Am I being horribly unfair? What about all of your effort so far? What about all of the activity? The pilot projects? Can I not point to much solid progress? Of course, I can. But I am not here today to tell you how great you are, to say it is enough, or to let you off so easy. It is not my job to tell you what you want to hear. Rather I am here to say, yes a lot has been done but the hard stuff is only getting started and it is taking too long, and too much of it is driven by the regulator. This is in all our interests. Most of all it is in the industry’s own interest too. This resolution work is undoubtedly not a job for the faint hearted. It is politically charged, it will be difficult, mis-steps will happen, there will be many carping from the side-lines and almost certainly the first commercial solutions and products will not look like the last. But, to just begin in a meaningful way would be huge and make no mistake, what it needs most is not humility (although clearly a measure of it is always nice!). Rather, what this task needs is courage and courage is the stuff of leadership.
The stakes are high. Absent a new fact pattern for PCAR models, the results for the banks’ capital standing are pretty obvious. In addition, the State cannot afford for the cultural breakdown of repayment of legitimately borrowed debt. There can be no widespread assumption that links negative equity in borrowers’ minds in any way to debt forgiveness. We simply cannot afford it. The level of capital required by the banks at next PCAR will be determined by a few key assumptions. It is conceptually a relatively simple thing to model. It is a model driven by a few key assumptions. House prices, unemployment and the cure rate. The only one of these in any way within a bank’s control is the last. It is on that you will be judged, not just by the regulator (although we do intend to keep a very close eye!), but more importantly and due to the critical role of banking in growing any modern economy, and given the desperate need for growth to fix our public finances and our unemployment rate, it is how you will be judged by history. Banking has failed once and Ireland is paying the price. We cannot ‘move on’ to new lending and new growth until the problems of the here and now are dealt with. To fail to find meaningful lasting work-out and resolution for the assets already on the balance sheet is to fail us all twice.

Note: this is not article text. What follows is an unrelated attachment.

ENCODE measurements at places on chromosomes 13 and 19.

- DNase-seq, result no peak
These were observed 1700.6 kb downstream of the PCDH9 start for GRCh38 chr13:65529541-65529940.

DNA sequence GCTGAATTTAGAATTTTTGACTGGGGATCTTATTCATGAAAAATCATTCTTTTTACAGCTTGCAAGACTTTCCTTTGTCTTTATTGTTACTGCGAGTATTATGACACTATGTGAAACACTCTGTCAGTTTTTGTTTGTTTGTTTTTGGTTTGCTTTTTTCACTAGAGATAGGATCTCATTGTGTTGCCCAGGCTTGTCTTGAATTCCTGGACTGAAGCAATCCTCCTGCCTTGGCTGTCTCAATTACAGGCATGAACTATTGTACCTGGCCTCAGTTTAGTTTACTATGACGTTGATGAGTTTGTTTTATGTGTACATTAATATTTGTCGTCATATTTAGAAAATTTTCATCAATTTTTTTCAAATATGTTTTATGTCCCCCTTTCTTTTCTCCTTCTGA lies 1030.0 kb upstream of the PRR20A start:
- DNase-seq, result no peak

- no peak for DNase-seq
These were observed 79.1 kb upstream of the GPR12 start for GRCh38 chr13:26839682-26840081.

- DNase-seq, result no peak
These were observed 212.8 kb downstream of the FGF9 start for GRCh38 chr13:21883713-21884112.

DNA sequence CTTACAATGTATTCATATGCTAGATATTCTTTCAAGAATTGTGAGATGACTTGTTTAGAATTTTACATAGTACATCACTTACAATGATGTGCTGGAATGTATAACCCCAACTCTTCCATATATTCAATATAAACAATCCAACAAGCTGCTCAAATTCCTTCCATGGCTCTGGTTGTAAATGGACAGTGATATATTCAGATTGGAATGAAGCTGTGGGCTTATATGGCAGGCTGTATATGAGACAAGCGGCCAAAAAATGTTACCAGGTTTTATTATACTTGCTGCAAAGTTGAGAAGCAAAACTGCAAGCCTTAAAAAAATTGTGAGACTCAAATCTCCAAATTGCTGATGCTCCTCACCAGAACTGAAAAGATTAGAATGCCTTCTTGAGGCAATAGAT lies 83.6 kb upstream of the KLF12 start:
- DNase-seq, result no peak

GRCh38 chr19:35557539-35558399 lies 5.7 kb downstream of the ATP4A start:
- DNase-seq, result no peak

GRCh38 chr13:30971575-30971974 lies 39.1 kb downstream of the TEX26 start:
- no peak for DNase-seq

Banking leadership must find a way to work through its problems and not allow that to happen.